But to make that judgment that the citizens should prefer clean energy and its cost structure requires an objective assessment of what they should be valuing. Such judgments are often made by experts, intellectuals, scientists, bureaucrats, and commentators. Citizens’ perception of value is entirely subjective. It’s idiosyncratic, emotional, and changeable. Which means that it might be different than the experts’ perception. Markets are smarter than experts.
Experts say that there is no higher value than saving the planet. The individual citizens review their own personal value scale and decide that, right now, they disagree. There are some considerations on which they place higher value. There are other ways they prefer to exchange their earnings for value.
Who can change people’s perceptions and get them to ascribe more value to saving the planet? Entrepreneurs – especially those who are good marketers. That’s what entrepreneurs do – they persuade people to readjust their value scales.
Will the installation of solar panels on private home rooftops save the planet? It might help. In Drawdown.org’s list of the 80 most effective solutions for reducing atmospheric CO2, rooftop solar is in the top 10. And rooftop solar is increasingly becoming a consumer choice, because smart entrepreneurial marketers are making it easier and more affordable, and smart entrepreneurial engineers are rapidly bringing down the cost of panels and the cost of generation, so that the value proposition to the citizen is becoming more and more attractive. There are probably over 1 million private homes now with rooftop solar, reflecting good entrepreneurial marketing by profitable companies.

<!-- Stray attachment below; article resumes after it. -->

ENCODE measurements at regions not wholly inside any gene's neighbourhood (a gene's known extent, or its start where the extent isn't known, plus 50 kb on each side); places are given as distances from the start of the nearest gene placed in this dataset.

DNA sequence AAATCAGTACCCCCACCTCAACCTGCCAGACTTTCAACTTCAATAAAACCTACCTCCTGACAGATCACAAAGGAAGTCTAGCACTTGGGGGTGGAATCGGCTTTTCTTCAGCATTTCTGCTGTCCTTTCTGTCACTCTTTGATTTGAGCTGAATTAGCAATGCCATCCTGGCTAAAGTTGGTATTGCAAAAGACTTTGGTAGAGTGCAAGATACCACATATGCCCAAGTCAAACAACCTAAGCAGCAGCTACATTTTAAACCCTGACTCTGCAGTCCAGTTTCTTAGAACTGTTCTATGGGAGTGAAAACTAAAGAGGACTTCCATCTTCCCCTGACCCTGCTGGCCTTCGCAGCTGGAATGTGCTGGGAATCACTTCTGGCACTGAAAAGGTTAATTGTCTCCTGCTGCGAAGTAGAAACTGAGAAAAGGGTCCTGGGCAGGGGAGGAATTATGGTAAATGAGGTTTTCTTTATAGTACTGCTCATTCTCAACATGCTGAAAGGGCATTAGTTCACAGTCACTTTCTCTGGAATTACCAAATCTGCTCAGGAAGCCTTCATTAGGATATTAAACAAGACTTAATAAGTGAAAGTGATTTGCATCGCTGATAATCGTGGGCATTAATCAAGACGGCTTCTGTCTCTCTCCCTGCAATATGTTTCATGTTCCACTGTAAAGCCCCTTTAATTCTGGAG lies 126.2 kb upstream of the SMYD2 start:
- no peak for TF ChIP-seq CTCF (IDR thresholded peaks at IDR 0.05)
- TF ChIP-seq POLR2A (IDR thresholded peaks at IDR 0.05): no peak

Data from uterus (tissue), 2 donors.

Also appearing in Drawdown’s Top 10 list are reduced food waste and a plant-rich diet. The food we waste, often willfully, accounts for 8% of global emissions. Who might fix that? Sounds like a job for an entrepreneur who can find a profit in picking it up and recycling it, or devising profit-making methods for cutting out the waste in the first place. Who might persuade consumers to reduce meat consumption and adopt a plant-rich diet? Perhaps great entrepreneurial marketers like those at Beyond Meat, who have found that investors are clamoring to get a piece of the profitable action in meat replacement.
Slightly lower down on the Drawdown list, we find Alternative Cement – Drawdown estimates that there are 6.69 gigatons of atmospheric CO2 reduction available by 2050 with some simple innovations in cement manufacture and ingredients. Sounds like another job for entrepreneurs.
Way down at the bottom of the list are the solutions the experts are pressing on us, like electric cars (not in the Top 25) and retrofitting of buildings and cities (last on the list at number 80). These are the central planners’ solutions, the ones to which they direct their regulations and subsidies and grand plans. They want to impose their bad and unworkable and uneconomic ideas on an uncomprehending public – a public far better placed to make intelligent decisions based on their individual value scales. The planners’ values are collectivist – good for “us”, good for “the earth”, good for “society”.
Entrepreneurs take a different approach: what do the citizens really want? The only way to tell is by experimenting and innovating to discover which initiatives will be rewarded by the citizen with a profit.